The elaborately plotted interrogations — Khalid Shaikh Mohammed, accused of being the mastermind of the 9/11 plot, was subjected to "hundreds of different techniques in just a two-week period soon after his capture" in 2003 — were authorized and tracked at the highest levels, with officials in Washington, including George Tenet, at the time the director of central intelligence, approving any deviations from the "treatment" plans in what one source calls "top-down quality control" and Mayer calls a twisted version of Mother, May I? A secret Red Cross report given to the CIA last year and described to Mayer said some of these techniques were categorically torture. (An internal CIA review, she writes, was on its way to reaching the same conclusion in 2004 before Cheney derailed it.)

While waterboarding has drawn the most public criticism, a former government official familiar with the program told Mayer, the real brutality lay in the sheer number and duration of the different "procedures." "The totality is just staggering," this official said.

The early months of the rendition program, a CIA officer told Mayer, was the "Camelot of counterterrorism," with volunteers turned away. But as the harsh interrogations became "routinized," second thoughts — and fear of legal exposure — began to mount. As the CIA officer put it, "Do you really want to be building these skill sets?"

Meanwhile some in Washington were having doubts as well. In the last third of the book, Mayer shifts focus to the heroes of her story, the government lawyers — often hard-line conservatives — who tried to fight back against a program whose existence and scope they only belatedly grasped. There is a particularly fine chapter on Alberto Mora, then the general counsel of the Navy, who in early 2003 mounted a futile challenge to the interrogation policy, which he feared might result in war crimes charges. Mora reportedly warned Donald Rumsfeld's chief counsel, William J. Haynes, to "protect your client!" Haynes did — by getting another secret opinion from Yoo, superseding Mora's. (Mayer suggests the opinion may have been hammered out during a friendly racquetball match.)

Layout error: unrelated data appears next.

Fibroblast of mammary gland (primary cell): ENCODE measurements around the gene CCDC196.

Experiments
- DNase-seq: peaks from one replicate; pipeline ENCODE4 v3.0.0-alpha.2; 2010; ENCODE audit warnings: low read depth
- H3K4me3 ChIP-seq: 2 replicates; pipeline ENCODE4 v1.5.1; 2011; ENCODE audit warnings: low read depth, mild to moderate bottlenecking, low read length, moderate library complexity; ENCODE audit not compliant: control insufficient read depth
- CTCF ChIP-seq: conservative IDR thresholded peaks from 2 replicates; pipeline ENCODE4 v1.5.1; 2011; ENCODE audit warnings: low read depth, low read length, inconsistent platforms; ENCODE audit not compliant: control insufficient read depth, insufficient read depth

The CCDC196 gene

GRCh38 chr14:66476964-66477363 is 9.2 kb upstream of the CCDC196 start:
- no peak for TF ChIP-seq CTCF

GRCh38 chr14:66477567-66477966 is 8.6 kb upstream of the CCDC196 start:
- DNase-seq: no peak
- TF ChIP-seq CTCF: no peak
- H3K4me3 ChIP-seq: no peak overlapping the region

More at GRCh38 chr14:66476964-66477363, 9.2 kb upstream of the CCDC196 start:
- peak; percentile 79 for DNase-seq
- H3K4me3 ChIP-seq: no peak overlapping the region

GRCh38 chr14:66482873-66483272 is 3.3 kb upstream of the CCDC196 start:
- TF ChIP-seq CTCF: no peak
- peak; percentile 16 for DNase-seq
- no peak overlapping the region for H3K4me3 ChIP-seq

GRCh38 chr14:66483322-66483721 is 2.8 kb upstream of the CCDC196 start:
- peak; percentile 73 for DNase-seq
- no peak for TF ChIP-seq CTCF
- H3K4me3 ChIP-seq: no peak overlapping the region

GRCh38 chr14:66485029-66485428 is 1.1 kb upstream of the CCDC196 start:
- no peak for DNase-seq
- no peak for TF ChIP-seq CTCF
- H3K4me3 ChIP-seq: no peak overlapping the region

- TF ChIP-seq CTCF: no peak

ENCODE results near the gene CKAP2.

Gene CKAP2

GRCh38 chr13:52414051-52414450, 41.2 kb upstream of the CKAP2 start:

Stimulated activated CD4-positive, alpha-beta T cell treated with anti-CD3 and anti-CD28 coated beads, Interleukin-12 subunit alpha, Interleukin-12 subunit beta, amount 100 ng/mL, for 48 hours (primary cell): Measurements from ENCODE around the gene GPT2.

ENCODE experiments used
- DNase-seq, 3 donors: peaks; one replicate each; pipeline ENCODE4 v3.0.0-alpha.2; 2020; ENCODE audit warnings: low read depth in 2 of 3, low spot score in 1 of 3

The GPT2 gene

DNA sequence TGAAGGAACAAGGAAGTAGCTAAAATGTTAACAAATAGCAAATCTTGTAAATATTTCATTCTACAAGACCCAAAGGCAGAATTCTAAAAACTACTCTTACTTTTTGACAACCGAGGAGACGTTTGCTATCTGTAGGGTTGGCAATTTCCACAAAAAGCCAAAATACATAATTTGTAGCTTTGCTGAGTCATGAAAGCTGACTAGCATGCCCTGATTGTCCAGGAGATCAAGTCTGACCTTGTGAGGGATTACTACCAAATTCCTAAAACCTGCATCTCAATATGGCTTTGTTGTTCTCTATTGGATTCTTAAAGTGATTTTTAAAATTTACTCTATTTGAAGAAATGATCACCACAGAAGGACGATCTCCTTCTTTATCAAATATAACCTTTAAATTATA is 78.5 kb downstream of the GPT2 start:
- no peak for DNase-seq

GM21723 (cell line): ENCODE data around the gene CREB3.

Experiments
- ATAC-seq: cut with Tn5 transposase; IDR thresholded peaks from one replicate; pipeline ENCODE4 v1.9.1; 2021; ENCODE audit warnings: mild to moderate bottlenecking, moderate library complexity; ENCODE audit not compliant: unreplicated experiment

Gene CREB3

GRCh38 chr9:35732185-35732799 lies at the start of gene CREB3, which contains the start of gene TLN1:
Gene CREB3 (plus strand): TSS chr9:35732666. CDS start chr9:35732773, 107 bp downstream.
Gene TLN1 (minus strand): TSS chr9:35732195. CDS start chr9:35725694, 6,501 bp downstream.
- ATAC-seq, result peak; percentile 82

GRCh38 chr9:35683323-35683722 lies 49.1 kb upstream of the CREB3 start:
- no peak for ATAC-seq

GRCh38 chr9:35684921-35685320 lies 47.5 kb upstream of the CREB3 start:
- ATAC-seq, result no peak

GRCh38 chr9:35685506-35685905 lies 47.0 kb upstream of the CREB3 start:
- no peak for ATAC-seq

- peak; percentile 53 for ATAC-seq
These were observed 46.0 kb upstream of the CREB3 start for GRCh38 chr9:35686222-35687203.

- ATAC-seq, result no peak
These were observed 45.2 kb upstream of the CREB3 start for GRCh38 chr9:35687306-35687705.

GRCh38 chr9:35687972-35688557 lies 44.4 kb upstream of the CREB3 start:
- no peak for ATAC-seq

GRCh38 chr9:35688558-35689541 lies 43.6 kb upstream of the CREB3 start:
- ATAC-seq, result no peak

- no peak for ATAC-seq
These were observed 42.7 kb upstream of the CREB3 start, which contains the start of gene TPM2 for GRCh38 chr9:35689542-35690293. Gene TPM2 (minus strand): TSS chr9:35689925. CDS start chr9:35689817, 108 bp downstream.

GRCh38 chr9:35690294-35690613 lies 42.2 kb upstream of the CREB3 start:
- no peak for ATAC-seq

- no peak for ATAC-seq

Mayer also gives a gripping account of the now well-known standoff between Addington and Jack Goldsmith, who after being named head of the Office of Legal Counsel in 2003 moved to revoke Yoo's memos. (One of Goldsmith's successors, Steven G. Bradbury, issued another secret memo, reinstating much of their substance.) And she recounts how another group of administration lawyers met in secret in June 2005 to formulate "the Big Bang," a plan to shut down the black sites and bring the interrogations in line with international law by doing an end run around Cheney and going straight to President Bush, whom they believed to be sympathetic.

In reality, Mayer writes, "there is no record that Bush ever objected to the methods employed by the CIA in its black sites or insisted on any outside review of the CIA's claims that their approach was working." She vigorously argues that the approach did not work, and in fact did tremendous damage to national security by unleashing a flood of false and even dangerously misleading intelligence, including some used to justify the invasion of Iraq.

"What does that mean? 'Outrages upon human dignity'?" President Bush said at a news conference in 2006, after the Supreme Court ruled that the Geneva Conventions applied even to "enemy combatants." In "The Dark Side" Mayer provides a chilling answer, along with the most vivid and comprehensive account we have had so far of how a government founded on checks and balances and respect for individual rights could have been turned against those ideals.

The Dark Side of Blackness

If the subtlest of genuine selflessness only represents a pebble rolled from mountainous love...

... does the briefest peak through a window into the skulls of President and Vice President evidence the darkest of souls and depths of inhumain capacity for a man-made hell on earth?

A willingness to contemplate a fratricide setup would seem to indicate the truth of such.

'Dark Age' indeed.

Jane Mayer Book Tour Schedule


* Aug 7 — World Affairs Council of Northern California, San Francisco , CA — 6pm

* Aug 8 — KPFA/First Congregational Church of Berkeley, Berkeley, CA — 7:30pm

* Sept 11 — NYU/Brennan Center for Justice at NYU School of Law, New York, NY

* Sept 22 — Miller Center of Public Affairs, Charlottesville, VA — 11:00am

* Sept 24 — Center for Law & Public Affairs/Woodrow Wilson School, Princton, NJ — 4:30

* Nov 1 — Texas Book Festival, Austin, TX

* Nov 15 — Miami Book Fair, Miami, FL